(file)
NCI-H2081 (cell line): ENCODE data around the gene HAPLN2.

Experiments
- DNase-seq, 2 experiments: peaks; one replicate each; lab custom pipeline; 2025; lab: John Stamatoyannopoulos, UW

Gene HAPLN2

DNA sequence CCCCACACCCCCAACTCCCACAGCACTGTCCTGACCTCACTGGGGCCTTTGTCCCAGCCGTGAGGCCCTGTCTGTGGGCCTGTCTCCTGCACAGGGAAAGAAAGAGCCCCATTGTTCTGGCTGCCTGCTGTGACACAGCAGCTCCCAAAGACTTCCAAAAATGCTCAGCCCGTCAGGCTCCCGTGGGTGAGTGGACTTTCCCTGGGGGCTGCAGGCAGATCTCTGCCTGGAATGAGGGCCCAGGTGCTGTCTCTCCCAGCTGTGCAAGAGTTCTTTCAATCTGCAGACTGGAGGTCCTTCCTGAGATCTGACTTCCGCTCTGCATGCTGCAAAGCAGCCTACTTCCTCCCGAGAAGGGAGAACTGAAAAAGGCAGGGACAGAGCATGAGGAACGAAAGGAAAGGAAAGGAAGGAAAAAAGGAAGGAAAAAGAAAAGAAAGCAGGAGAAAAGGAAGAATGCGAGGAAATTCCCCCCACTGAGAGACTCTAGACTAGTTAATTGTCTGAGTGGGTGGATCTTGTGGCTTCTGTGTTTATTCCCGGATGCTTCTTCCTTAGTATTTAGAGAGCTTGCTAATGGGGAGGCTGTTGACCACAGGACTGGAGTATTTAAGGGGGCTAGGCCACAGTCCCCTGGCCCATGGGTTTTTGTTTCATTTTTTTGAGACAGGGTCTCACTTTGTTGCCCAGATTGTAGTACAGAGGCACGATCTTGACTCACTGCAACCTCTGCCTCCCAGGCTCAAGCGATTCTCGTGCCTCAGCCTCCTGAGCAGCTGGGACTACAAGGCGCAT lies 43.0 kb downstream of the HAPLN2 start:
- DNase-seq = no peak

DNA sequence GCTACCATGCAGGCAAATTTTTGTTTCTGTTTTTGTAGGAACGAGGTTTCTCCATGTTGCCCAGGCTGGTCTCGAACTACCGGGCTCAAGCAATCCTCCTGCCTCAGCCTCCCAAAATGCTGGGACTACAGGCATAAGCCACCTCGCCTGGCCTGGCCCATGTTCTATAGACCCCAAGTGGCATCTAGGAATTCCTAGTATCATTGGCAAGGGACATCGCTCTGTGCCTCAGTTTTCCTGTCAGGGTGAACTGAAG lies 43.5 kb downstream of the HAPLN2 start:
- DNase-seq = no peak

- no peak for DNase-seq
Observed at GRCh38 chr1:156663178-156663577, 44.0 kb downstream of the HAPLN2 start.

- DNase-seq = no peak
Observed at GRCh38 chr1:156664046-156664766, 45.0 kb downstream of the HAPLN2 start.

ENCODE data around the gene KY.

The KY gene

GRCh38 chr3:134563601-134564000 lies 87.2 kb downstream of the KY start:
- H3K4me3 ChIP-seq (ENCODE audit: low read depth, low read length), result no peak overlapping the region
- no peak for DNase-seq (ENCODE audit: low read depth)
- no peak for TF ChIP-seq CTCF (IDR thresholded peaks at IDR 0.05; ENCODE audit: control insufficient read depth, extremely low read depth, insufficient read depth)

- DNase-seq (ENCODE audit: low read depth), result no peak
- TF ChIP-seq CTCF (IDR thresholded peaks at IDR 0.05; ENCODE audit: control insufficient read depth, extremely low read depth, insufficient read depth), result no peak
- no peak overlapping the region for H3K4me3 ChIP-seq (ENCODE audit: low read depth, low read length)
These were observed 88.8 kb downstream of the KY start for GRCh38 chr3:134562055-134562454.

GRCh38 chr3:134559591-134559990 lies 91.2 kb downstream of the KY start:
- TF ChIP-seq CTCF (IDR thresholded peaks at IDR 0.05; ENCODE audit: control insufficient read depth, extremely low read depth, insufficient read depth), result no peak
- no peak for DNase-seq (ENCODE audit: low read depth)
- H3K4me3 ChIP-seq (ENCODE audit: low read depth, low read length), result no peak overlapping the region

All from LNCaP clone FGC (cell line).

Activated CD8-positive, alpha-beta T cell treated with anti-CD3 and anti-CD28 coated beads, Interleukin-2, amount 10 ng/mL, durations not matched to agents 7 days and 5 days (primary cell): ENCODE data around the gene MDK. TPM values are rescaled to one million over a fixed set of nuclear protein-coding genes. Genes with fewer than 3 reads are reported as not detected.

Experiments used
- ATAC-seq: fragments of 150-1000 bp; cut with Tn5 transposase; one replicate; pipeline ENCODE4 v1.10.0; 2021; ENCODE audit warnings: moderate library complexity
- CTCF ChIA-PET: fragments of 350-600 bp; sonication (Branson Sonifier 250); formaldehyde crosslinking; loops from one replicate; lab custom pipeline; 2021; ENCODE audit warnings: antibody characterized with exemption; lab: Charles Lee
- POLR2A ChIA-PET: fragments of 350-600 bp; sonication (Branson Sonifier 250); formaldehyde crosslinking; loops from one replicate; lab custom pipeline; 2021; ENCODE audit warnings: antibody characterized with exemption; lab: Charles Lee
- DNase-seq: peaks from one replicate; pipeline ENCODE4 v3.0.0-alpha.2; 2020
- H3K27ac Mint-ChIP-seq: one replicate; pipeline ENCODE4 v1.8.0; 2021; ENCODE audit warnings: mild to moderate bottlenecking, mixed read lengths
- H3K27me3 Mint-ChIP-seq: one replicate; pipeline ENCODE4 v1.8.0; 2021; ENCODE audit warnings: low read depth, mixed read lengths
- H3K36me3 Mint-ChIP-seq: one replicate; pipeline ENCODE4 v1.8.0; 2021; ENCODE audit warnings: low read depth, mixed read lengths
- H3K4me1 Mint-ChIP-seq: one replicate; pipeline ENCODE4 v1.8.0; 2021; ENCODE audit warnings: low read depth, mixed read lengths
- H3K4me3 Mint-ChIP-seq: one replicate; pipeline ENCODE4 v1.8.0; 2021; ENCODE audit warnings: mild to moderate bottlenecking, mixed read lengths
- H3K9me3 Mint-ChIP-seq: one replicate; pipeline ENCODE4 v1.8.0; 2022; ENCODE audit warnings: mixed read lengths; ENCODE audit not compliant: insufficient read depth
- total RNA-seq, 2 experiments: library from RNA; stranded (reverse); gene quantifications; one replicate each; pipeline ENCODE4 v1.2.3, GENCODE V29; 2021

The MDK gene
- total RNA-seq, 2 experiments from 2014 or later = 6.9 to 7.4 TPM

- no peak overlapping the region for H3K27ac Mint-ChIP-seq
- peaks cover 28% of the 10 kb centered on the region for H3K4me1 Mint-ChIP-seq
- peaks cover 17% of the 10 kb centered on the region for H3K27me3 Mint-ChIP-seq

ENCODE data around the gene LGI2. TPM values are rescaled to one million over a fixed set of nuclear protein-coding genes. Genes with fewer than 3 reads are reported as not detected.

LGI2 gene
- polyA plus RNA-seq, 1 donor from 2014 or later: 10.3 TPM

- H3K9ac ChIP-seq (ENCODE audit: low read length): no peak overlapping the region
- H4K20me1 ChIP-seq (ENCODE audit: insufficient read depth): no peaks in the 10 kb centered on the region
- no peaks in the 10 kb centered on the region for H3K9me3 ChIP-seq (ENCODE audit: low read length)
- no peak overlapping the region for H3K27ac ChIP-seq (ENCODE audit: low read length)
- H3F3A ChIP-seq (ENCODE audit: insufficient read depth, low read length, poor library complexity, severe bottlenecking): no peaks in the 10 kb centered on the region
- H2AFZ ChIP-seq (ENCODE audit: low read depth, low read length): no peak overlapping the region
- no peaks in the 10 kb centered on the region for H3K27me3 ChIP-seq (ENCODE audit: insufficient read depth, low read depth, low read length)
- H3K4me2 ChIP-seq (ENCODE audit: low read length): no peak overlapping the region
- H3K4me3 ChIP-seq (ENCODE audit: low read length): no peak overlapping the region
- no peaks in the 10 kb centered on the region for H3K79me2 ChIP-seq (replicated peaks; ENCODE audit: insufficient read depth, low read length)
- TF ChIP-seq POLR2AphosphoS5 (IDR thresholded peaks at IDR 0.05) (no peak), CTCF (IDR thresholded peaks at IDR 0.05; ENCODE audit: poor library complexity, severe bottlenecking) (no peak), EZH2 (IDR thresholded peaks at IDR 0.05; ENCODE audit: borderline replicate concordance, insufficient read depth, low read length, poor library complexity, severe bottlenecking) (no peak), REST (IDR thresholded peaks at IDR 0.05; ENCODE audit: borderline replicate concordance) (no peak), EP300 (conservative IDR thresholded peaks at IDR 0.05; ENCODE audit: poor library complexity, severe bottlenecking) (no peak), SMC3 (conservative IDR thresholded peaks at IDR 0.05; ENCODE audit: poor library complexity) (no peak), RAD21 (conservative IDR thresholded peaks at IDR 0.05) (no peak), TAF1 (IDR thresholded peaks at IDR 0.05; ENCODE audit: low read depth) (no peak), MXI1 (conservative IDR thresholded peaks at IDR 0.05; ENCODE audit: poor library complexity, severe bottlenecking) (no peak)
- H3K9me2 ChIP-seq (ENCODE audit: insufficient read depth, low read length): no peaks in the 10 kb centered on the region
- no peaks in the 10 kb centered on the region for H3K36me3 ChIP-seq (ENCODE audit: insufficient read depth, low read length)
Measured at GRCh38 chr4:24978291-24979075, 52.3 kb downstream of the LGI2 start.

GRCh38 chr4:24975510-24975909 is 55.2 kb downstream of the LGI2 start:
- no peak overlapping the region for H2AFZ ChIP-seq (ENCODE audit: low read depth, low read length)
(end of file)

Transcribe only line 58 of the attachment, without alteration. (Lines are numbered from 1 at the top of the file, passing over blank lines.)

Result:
- no peaks in the 10 kb centered on the region for H3K79me2 ChIP-seq (replicated peaks; ENCODE audit: insufficient read depth, low read length)